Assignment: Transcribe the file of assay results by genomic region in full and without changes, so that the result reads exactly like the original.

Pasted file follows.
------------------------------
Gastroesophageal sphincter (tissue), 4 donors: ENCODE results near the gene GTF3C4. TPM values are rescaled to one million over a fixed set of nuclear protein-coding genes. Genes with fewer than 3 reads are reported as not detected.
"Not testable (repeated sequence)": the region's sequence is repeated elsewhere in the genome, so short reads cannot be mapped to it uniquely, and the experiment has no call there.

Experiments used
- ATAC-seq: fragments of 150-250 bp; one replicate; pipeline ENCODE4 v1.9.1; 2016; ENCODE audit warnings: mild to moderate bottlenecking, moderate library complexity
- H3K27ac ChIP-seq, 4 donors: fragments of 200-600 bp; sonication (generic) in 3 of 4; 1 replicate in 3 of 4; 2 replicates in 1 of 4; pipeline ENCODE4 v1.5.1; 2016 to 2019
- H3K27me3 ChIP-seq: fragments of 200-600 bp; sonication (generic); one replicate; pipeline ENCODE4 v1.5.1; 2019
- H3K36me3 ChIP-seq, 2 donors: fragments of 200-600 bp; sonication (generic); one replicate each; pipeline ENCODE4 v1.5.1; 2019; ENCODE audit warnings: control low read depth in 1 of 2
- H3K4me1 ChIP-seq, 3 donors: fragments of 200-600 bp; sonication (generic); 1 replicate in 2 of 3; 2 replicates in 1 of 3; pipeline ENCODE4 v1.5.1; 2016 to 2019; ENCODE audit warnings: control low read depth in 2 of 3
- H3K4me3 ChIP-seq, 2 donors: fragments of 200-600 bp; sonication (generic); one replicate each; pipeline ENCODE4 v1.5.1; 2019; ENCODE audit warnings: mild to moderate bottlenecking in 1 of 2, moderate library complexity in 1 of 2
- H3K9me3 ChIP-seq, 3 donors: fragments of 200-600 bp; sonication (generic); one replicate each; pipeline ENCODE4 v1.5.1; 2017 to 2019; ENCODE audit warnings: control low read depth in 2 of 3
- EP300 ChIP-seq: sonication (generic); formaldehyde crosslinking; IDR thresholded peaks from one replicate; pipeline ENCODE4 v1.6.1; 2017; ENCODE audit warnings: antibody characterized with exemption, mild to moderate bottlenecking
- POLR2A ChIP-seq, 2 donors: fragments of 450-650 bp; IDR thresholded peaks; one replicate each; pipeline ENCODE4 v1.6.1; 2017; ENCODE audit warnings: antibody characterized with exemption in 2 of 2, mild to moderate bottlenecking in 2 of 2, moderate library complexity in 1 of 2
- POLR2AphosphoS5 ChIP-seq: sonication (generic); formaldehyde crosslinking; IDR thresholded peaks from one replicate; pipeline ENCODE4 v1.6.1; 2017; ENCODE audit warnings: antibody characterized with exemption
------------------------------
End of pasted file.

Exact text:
Gastroesophageal sphincter (tissue), 4 donors: ENCODE results near the gene GTF3C4. TPM values are rescaled to one million over a fixed set of nuclear protein-coding genes. Genes with fewer than 3 reads are reported as not detected.
"Not testable (repeated sequence)": the region's sequence is repeated elsewhere in the genome, so short reads cannot be mapped to it uniquely, and the experiment has no call there.

Experiments used
- ATAC-seq: fragments of 150-250 bp; one replicate; pipeline ENCODE4 v1.9.1; 2016; ENCODE audit warnings: mild to moderate bottlenecking, moderate library complexity
- H3K27ac ChIP-seq, 4 donors: fragments of 200-600 bp; sonication (generic) in 3 of 4; 1 replicate in 3 of 4; 2 replicates in 1 of 4; pipeline ENCODE4 v1.5.1; 2016 to 2019
- H3K27me3 ChIP-seq: fragments of 200-600 bp; sonication (generic); one replicate; pipeline ENCODE4 v1.5.1; 2019
- H3K36me3 ChIP-seq, 2 donors: fragments of 200-600 bp; sonication (generic); one replicate each; pipeline ENCODE4 v1.5.1; 2019; ENCODE audit warnings: control low read depth in 1 of 2
- H3K4me1 ChIP-seq, 3 donors: fragments of 200-600 bp; sonication (generic); 1 replicate in 2 of 3; 2 replicates in 1 of 3; pipeline ENCODE4 v1.5.1; 2016 to 2019; ENCODE audit warnings: control low read depth in 2 of 3
- H3K4me3 ChIP-seq, 2 donors: fragments of 200-600 bp; sonication (generic); one replicate each; pipeline ENCODE4 v1.5.1; 2019; ENCODE audit warnings: mild to moderate bottlenecking in 1 of 2, moderate library complexity in 1 of 2
- H3K9me3 ChIP-seq, 3 donors: fragments of 200-600 bp; sonication (generic); one replicate each; pipeline ENCODE4 v1.5.1; 2017 to 2019; ENCODE audit warnings: control low read depth in 2 of 3
- EP300 ChIP-seq: sonication (generic); formaldehyde crosslinking; IDR thresholded peaks from one replicate; pipeline ENCODE4 v1.6.1; 2017; ENCODE audit warnings: antibody characterized with exemption, mild to moderate bottlenecking
- POLR2A ChIP-seq, 2 donors: fragments of 450-650 bp; IDR thresholded peaks; one replicate each; pipeline ENCODE4 v1.6.1; 2017; ENCODE audit warnings: antibody characterized with exemption in 2 of 2, mild to moderate bottlenecking in 2 of 2, moderate library complexity in 1 of 2
- POLR2AphosphoS5 ChIP-seq: sonication (generic); formaldehyde crosslinking; IDR thresholded peaks from one replicate; pipeline ENCODE4 v1.6.1; 2017; ENCODE audit warnings: antibody characterized with exemption